Apple is finally back to growth in China.
The company has broken a run of sales decreases that stretches back six quarters thanks to promising early signs for the newly released iPhone 8, according to a new report from Canalys. The analyst firm recorded 40 percent annual growth for Apple in Q3 2017 with 11 million shipments during the three-month period. It noted also that the iPhone 8 accounted for a higher proportion of iPhone sales than the iPhone 7 did last year.
Apple's revenue from China is down by more than 50 percent from two years ago, according to its most recent Q2 earnings, so growth is much-needed. However, despite progress, the firm ranked only fifth in the Canalys report.
Huawei led the field with 22 million shipments, fractionally ahead of Oppo (21 million -- the only annual decline) and Vivo (20 million). Xiaomi, which is rejuvenated in 2017, came in fourth.
Beyond the raw data there are a few notable takeaways worth digging out.
Firstly to Apple, which Canalys believes is not out of trouble in China.
The impact of the iPhone X, the much-anticipated device that goes on sale November 1, isn't reflected in this report but already limited supply around the phone and its expensive price tag -- which starts at $1,000 for the most basic model -- may mean the phone doesn't deliver stellar growth that the U.S. firm saw in China when it released the iPhone 6, its first larger sized device.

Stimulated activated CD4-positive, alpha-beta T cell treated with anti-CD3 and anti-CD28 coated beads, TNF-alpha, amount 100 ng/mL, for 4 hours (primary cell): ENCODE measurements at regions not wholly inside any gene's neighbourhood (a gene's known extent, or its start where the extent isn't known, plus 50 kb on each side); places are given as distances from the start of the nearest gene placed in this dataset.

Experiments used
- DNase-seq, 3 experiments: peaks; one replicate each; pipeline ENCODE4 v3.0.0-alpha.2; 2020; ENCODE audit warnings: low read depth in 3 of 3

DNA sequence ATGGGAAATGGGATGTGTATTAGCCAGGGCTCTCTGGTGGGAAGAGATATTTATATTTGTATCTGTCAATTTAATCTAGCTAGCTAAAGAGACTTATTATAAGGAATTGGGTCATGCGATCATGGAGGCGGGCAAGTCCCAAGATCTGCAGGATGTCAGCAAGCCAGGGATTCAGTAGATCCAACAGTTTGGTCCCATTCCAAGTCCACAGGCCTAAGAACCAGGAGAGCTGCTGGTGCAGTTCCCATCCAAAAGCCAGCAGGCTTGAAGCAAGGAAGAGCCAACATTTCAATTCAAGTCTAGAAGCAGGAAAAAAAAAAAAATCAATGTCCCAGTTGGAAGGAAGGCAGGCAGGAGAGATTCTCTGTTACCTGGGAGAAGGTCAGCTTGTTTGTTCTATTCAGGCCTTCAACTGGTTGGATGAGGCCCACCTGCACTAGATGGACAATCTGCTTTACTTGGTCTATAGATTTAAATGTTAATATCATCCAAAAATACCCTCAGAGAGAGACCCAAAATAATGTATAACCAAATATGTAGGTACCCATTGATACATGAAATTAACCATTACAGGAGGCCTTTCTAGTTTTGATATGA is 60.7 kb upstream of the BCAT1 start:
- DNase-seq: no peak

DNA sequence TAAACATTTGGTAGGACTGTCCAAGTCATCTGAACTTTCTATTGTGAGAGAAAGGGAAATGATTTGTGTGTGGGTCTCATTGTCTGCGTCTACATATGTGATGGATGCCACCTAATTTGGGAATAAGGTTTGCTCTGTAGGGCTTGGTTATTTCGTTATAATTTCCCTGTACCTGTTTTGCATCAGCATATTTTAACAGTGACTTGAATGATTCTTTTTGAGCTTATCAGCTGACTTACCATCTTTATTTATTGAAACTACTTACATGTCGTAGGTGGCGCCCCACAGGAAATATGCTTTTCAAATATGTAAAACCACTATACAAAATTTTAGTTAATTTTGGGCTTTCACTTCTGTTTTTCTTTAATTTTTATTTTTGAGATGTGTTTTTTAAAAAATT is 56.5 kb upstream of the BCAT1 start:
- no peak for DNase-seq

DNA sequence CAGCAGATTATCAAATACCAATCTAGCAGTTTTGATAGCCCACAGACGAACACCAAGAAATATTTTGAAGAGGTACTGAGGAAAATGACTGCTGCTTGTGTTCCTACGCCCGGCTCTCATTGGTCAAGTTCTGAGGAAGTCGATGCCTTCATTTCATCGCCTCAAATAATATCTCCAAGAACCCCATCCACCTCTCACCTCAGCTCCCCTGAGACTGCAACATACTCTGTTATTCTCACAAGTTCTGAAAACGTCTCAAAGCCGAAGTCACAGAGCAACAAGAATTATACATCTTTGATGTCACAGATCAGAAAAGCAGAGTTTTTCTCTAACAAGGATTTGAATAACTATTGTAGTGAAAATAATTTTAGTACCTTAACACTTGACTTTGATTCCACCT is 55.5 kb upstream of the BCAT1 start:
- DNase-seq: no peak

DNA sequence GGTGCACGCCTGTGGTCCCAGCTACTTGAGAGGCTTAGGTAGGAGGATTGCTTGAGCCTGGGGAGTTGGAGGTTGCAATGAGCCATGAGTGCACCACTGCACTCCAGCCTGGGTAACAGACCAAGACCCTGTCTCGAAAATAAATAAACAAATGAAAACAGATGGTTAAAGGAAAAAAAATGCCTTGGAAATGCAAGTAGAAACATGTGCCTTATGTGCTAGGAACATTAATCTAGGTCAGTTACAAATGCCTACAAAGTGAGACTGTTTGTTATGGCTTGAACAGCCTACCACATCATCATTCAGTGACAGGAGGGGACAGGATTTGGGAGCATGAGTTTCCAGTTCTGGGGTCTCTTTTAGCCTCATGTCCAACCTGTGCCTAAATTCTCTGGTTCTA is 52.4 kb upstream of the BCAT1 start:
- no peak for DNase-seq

"Apple is unlikely to sustain this growth in Q4," Canalys' Mo Jia said in a statement.
"While the iPhone X launches this week, its pricing structure and supply are inhibiting. The iPhone X will enjoy a healthy grey market status, but its popularity is unlikely to help Apple in the short term," Jia predicted.
Beyond Apple -- which is so often the focus when studying smartphone sales in China, given its importance to the company -- it is clear that a few brands now dominate the Chinese smartphone market.
The top five sellers in Q3 2017, according to Canalys' numbers, accounted for a massive 75 percent of all devices shipped in China. The analyst firm is predicting that Xiaomi may break into the top three thanks to its usually impressive performance on China's major online shopping day -- 11/11 -- and offline retail, but, that side, it is hard to see any others making headway on the top players at this point.
That's particularly important because data suggests that growth in the Chinese smartphone market is topped out.
The Canalys report estimated that the market dropped by five percent year-on-year to 119 million shipments. That's a second successive quarterly drop.
China remains the single largest market for smartphone firms on the planet, but the declines explain why many firms have expanded their focus to cover fast-growing markets like India, which overtook the U.S. on shipments numbers in Q3, and Southeast Asia.
These regions do not yet rival China but, when competition is tough and the market is shrinking, they represent more accessible opportunities for revenue.
This article originally appeared on TechCrunch.